jail Definitions


a kind of sandbox for running a guest operating system instance.


to imprison.

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jail thesaurus


Examples include jail

  • critical-thinking skills. judges and hearing officers must apply rules of law. they cannot let their own personal assumptions interfere with the proceedings. for example, they must base their decisions on specific meanings of the law when evaluating and deciding whether a person is a threat to others and must be sent to jail. bls.gov

  • miners, like many skilled blue-collar workers, are not traditional learners. they have not generally been successful in classroom-type settings, preferring to learn on the job in a hands-on environment. u.s. miners are required to have annual safety training, but they rarely view this positively. in fact, it has been called "safety jail" by many of them, who regard it as a time to get a little extra sleep. the challenge then, was to find a way to develop effective safety training for these people, particularly in view of the fact that their work is among the most dangerous of all occupations. cdc.gov

  • the anomalous message turns out to have been enciphered on a cryptomachine, quickly given the nickname “red.” admitting that it would take years to solve through pure analysis, the navy springs a talented young safecracker from a dc jail and offers him his freedom if he will help them break undetected into japanese facilities to photograph the red machine and related keying documents. cia.gov

  • “i was totally healthy when i went in jail…and then while i was in jail, i was clean as a whistle, and i started having problems with my prostate,” he said in the interview, adding that he also got gout from the food. “so, yeah, i think i got [the cancer] there.” everydayhealth.com

  • misdemeanors are minor crimes with the least severe level of penalty, usually small fines and sometimes a short jail sentence. felonies are more serious crimes with stronger penalties, larger fines and longer jail terms. capital offenses are the most serious crimes, usually related to murder or other crimes in which the death penalty could be imposed. whether a crime is a misdemeanor, felony, or capital offense is determined by each state. federal law also has similar designations for crimes against the government. factmonster.com

  • the study found a variety of pre-booking jail diversion models and approaches for people with smi and suds, including oud. although jail diversion program services included interventions at intercepts 0 and 1, they also included services across other sim intercepts, as shown in exhibit 5. while the study was originally designed to examine both state-level and local-level jail diversion models, we found only one statewide approach to jail diversion. hhs.gov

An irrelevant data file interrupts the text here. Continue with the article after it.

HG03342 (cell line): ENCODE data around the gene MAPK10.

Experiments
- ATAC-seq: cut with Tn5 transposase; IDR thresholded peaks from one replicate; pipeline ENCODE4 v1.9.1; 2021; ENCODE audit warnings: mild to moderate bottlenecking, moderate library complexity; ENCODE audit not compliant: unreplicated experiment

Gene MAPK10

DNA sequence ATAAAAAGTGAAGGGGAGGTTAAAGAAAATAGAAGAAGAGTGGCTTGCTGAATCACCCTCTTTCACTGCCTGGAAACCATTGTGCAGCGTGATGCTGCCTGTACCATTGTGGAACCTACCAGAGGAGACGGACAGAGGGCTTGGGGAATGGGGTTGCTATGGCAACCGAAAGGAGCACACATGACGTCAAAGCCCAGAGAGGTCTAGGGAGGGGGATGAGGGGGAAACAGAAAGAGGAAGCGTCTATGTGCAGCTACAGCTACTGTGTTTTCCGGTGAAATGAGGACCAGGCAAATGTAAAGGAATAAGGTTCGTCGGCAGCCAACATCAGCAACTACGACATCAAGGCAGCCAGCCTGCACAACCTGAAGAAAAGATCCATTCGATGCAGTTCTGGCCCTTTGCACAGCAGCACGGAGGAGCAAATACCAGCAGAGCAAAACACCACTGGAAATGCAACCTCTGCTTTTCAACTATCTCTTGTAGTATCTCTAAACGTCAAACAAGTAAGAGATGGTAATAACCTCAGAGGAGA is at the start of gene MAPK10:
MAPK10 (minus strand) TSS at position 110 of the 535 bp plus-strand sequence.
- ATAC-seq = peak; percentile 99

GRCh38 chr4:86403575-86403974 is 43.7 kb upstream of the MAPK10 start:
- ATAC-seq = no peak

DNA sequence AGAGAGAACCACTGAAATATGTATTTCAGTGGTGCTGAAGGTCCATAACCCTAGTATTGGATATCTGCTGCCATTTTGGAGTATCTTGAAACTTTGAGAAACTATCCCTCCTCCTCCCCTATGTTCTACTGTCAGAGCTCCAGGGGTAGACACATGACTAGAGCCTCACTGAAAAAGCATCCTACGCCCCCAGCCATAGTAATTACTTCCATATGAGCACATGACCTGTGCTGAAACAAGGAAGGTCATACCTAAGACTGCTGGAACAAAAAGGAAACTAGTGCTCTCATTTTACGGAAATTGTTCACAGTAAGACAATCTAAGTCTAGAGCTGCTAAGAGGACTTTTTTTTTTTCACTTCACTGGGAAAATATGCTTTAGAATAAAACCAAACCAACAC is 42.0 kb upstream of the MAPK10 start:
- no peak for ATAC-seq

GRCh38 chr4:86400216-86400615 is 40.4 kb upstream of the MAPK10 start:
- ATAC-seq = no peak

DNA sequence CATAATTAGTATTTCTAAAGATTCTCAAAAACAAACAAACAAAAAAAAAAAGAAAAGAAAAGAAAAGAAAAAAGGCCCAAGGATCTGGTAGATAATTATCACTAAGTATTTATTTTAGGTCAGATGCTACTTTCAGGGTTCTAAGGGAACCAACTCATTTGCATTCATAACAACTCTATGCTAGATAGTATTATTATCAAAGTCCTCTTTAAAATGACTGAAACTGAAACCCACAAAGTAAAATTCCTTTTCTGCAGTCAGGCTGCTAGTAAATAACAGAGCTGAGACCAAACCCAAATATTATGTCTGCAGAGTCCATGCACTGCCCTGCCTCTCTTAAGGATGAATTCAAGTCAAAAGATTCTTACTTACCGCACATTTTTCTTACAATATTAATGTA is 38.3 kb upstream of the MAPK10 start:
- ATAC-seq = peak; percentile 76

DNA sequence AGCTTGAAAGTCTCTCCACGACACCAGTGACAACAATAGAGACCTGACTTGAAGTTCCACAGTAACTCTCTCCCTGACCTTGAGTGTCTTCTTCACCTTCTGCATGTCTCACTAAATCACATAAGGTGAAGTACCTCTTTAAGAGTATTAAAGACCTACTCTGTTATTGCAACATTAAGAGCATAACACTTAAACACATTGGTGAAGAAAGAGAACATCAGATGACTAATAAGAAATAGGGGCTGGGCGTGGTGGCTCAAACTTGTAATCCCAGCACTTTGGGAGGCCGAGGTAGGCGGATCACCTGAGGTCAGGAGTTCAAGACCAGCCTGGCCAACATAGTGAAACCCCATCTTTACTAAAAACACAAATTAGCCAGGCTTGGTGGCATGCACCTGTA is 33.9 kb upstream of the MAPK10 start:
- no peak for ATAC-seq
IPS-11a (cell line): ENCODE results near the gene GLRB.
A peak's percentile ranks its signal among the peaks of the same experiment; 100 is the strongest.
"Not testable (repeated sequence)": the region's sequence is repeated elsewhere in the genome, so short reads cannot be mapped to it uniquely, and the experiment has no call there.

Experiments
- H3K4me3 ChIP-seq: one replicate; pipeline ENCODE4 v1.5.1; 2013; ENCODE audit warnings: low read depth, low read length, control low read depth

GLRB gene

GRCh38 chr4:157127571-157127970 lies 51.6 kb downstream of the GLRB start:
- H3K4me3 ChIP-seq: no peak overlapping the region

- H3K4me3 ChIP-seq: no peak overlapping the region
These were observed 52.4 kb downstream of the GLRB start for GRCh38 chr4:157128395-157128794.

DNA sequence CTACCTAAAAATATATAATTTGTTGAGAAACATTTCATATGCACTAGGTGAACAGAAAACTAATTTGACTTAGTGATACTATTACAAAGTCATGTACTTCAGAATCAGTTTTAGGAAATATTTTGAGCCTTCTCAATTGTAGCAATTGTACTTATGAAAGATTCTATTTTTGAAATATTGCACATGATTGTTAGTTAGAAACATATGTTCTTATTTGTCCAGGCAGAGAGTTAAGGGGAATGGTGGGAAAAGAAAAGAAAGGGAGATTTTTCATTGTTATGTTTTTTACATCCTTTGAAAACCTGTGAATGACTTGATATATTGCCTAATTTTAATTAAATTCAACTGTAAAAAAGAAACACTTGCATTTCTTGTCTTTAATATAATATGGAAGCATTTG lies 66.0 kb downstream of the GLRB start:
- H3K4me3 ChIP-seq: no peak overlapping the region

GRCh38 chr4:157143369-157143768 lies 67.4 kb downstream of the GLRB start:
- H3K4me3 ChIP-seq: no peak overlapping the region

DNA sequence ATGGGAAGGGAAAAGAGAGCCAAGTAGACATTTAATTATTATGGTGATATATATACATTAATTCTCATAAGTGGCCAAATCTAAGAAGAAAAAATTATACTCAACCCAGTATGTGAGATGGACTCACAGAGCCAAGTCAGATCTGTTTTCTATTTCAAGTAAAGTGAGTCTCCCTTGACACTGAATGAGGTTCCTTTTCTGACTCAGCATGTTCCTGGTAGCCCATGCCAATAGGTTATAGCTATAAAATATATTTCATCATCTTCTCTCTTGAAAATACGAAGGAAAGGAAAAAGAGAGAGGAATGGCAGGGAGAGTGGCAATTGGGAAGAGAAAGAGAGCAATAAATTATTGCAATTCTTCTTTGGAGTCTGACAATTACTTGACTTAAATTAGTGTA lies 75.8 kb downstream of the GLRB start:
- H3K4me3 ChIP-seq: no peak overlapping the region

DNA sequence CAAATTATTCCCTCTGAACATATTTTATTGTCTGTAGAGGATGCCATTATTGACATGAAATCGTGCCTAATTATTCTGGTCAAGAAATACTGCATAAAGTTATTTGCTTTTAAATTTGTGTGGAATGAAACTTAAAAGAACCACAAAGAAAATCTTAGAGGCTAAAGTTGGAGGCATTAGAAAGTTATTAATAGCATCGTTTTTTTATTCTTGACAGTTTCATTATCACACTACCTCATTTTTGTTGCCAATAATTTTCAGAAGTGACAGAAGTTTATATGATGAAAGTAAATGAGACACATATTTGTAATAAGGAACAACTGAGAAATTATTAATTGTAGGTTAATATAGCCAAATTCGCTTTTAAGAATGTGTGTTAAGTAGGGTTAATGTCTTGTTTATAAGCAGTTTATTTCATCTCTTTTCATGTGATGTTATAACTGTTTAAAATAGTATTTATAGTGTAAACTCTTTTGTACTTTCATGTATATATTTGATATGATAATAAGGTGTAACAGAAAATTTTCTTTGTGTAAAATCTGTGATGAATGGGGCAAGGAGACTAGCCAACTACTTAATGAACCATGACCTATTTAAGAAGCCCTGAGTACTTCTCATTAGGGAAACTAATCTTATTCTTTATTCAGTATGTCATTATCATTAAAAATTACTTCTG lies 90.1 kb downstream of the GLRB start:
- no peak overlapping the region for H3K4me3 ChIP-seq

• my predecessor transmitted to the congress a special message on january 11, 1909, accompanying the report of commissioners theretofore appointed to investigate the jail, workhouse, etc., in the district of columbia, in which he directed attention to the report as setting forth vividly, "the really outrageous conditions in the workhouse and jail." infoplease.com

  • “days passed. a negro, seeing turkey buzzards flying over the spot in great numbers, went to investigate and found the decomposed body. the whole community arose up to avenge her death, an outrage. the sheriff acted quickly. he arrested the man and placed him in the spartanburg jail. the mob formed. the sheriff hearing of its coming, formed a plan to take the prisoner to the south carolina penitentiary, by way of charlotte, on the passenger train of the southern railway. his plan was to rush the prisoner to a culvert under the railroad out of town, hold him there and flag the train down on its approach, take him to charlotte and thence to the penitentiary in columbia. the sheriff telegraphed his plans to the governor and asked that his excellency call out the morgan rifles to protect the jail. loc.gov

  • once in jail, souvannarath’s life was hardly different from any of the other jail inmates. she could meet twice a week with family through a glass barrier for half an hour. when she was taken to the hospital for treatment she was shackled at the wrists, ankles, and waist, and chained to her hospital bed. medicinenet.com

  • i should make it clear here that i am not criticizing the jail. the jail medical and mental health personnel will do what they can to help library man. he is going to get back on his medications. if necessary, jail personnel will coordinate commitment proceedings. the jail social worker will work with outside psychosocial rehab services to help transition him back into the community. library man was eventually released after three weeks in jail. medpagetoday.com

  • children are screened for tuberculosis (tb) risk factors at all well-child visits. risk factors include exposure to tb, travel to areas of the world where tb is common, having a family member with tb, and having parents who are recent immigrants or who have recently been in jail. those with risk factors then usually have tuberculosis screening tests done. merckmanuals.com

  • telephone scams: scammers try to steal money and personal information through phone calls, text messages or robocalls. they can convince you that you are getting free products or opportunities to invest your money or even get more. these fraudsters often make threats of jail or lawsuits if a fee isn’t paid. fight these by reporting them to the appropriate authorities. usa.gov